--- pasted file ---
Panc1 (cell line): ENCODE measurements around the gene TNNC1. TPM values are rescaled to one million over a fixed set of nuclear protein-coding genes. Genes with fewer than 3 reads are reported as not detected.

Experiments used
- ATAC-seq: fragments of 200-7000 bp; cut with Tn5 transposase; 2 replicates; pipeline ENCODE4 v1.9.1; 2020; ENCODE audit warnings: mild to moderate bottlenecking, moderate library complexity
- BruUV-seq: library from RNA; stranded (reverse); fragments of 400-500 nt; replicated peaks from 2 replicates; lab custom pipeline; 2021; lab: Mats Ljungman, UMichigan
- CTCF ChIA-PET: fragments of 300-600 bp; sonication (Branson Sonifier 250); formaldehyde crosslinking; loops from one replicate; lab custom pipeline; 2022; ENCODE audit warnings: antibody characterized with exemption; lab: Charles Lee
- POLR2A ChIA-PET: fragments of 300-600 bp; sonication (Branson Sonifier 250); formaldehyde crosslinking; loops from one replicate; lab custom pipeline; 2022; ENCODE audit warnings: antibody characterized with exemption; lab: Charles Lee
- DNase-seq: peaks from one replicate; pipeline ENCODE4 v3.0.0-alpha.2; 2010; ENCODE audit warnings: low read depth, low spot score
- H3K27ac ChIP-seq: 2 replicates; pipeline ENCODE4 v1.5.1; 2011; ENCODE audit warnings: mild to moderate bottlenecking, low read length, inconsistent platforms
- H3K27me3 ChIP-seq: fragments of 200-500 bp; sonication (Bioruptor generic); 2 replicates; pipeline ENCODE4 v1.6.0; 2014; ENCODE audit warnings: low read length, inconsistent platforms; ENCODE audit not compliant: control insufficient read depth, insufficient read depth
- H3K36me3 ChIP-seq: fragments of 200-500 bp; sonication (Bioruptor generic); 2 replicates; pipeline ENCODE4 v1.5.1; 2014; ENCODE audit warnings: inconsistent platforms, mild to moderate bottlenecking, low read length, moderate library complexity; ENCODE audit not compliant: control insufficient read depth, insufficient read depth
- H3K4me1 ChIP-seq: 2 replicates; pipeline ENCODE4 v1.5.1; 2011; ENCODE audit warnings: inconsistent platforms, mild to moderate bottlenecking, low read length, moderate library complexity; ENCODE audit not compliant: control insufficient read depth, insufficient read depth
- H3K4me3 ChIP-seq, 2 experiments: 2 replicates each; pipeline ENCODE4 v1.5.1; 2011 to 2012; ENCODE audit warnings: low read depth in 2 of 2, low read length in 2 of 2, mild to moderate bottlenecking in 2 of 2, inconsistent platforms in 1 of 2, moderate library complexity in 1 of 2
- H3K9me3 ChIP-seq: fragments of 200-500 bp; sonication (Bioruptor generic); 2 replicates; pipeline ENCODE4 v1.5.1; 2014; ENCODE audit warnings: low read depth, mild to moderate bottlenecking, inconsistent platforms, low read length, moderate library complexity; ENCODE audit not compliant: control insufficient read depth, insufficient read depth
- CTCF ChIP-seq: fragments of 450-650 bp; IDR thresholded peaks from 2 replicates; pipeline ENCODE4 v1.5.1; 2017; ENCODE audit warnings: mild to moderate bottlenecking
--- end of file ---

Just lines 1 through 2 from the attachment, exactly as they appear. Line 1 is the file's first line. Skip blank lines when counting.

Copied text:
Panc1 (cell line): ENCODE measurements around the gene TNNC1. TPM values are rescaled to one million over a fixed set of nuclear protein-coding genes. Genes with fewer than 3 reads are reported as not detected.

Experiments used